When Dr. Ogilvie asked me to write this essay, I immediately thought back to the moment when I decided upon my career path. While bored in a statistics class I began to daydream and contemplate my future. The idea of being a dentist simply came to me during this daydream. I had never considered it before, but quickly realized it was a perfect fit. I graduated from CBU in 2000 with a degree in Biology and went on to University of Tennessee Dental School. After a challenging five years (I actually had to repeat a year due to a mono infection!), I finally graduated from UT in 2005. After passing all of my boards, I began working in a practice in Southaven, MS. About six months later, I bought into the practice and the company, Drs. Joe, Braddy and Simmons PLLC was formed. I now have two partners, Dr. Stephen Joe and Dr. Rhett Simmons. Following my epiphany in my sophomore statistics class, I truly believed that dentistry was going to be a great career for me, but I never expected to enjoy my work as much as I do. I simply love the variety of people I have the opportunity to care for daily. At least ten times a day I hear the phrase "I hate the dentist." (One patient went so far as to state he would rather be getting an exam by a gynecologist. This patient was a man.) Instead of bothering me, I take these statements as a challenge. It's my job to make sure my patients have the best experience possible while receiving the best care possible. My favorite part of my job is when one of these challenging patients actually begins to enjoy their time at my office. I am so thankful that I not only enjoy my work as much as I do, but I also have been able to watch our practice grow despite the challenging economy. We have outgrown our current office location and will be constructing a new, larger building soon. I am so excited about the future of our company and look forward to all the challenges and rewards that are headed our way.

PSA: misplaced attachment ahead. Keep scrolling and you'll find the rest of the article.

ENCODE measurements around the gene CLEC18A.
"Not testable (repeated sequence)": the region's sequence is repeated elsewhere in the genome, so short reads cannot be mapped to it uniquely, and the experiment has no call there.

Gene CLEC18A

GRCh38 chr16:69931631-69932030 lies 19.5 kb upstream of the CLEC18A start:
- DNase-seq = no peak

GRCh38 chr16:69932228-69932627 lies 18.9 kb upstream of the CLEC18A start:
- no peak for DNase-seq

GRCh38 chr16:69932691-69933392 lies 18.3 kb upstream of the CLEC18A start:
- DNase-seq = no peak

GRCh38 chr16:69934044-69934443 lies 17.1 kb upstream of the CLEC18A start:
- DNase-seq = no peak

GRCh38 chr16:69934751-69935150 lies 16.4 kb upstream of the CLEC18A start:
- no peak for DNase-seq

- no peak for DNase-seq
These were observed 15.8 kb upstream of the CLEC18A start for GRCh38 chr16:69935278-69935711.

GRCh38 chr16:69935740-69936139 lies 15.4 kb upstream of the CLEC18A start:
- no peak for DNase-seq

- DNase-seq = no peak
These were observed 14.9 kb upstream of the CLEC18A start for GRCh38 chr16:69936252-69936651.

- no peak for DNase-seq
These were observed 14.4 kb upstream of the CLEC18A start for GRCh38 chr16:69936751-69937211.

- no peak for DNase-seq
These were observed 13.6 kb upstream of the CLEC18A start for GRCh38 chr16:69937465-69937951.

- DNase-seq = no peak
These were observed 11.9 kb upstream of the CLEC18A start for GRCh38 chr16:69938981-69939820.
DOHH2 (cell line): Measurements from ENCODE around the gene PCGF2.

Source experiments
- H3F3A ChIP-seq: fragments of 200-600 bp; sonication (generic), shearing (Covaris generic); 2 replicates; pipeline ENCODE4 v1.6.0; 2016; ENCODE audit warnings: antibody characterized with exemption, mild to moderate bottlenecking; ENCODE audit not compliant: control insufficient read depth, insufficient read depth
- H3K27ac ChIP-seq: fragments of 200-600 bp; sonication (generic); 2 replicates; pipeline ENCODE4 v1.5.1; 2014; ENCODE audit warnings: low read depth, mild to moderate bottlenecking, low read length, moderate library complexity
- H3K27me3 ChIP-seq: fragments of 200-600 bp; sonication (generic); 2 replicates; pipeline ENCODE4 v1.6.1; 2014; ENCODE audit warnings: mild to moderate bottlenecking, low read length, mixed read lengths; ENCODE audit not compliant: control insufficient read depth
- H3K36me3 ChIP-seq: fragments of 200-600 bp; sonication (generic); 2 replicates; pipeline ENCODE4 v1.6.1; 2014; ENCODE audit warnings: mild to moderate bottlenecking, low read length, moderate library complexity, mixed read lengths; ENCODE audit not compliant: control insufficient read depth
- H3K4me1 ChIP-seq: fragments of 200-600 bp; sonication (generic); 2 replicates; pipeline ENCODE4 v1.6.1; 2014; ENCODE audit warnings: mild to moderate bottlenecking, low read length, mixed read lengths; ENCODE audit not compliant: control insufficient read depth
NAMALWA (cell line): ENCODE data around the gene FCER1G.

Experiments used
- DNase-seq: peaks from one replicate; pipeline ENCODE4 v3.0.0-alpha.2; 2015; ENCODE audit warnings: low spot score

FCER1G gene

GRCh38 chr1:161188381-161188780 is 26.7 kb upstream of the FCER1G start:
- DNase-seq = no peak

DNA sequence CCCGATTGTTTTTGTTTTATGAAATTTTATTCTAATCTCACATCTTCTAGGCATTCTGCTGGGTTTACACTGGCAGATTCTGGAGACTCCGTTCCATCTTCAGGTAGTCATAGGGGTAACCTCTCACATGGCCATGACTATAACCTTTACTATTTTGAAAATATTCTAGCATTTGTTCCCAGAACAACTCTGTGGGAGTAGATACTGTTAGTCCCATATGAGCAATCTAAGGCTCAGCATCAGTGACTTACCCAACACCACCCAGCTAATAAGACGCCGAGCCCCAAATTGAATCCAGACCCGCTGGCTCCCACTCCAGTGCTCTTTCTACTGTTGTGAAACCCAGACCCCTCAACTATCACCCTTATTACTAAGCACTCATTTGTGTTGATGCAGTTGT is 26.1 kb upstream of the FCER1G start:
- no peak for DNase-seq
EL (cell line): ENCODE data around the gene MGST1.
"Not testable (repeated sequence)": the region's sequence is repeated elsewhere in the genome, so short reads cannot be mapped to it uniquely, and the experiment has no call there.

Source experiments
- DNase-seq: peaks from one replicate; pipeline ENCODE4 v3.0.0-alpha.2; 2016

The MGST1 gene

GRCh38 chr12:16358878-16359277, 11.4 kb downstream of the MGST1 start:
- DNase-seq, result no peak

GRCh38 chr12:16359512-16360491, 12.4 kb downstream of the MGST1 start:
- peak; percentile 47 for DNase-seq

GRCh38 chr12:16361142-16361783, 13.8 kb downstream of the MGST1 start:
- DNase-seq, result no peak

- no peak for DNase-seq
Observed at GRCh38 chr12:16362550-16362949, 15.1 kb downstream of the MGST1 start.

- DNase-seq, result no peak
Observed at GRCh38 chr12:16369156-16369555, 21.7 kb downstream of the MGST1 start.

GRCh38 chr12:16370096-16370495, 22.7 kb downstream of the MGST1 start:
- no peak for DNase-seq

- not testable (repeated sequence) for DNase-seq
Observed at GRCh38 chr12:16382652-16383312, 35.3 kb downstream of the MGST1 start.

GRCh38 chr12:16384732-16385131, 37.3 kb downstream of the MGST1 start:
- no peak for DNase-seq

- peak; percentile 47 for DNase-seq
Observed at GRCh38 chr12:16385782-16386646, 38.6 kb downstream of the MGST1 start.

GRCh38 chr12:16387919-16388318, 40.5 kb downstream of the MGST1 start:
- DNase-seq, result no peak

This month we have two thank you notes. One from a CBU student to Ms. Julia Hanebrink, Adjunct Lecturer and the MHIRT Program Coordinator. The other is from a student at Pepperdine University for Dr. Stan Eisen, Professor of Biology and CBU's Pre-Health Advisor.
From: lauren rotzoll
Date: Tue, Sep 7, 2010 at 10:14 PM
To: Julia Hanebrink
Hi Dr. Hanebrink!
I was just thinking about your forensics class the other day, and I
wanted to write you an email to say thanks. I don't think I have ever
learned so much in a class! There were so many times this summer when
I would need to reference something from class and I was able to
remember it. My parents were really proud of how much I had learned,
and my sister who is pre-med at memphis was also really astounded.
So anyways, Thanks again. I hope you're having a great semester!!
Pepperdine University 2009 Graduate
2010 Dental School Applicant
Dear Dr. Stanley,
I has been wonderful getting updates and e-mails from you for the past 4 years,
but I was just recently accepted to UCLA and will no longer be using this e-mail.
If at all possible, I would like to be removed from the mailing list. Thank you
for helping me stay informed throughout these years!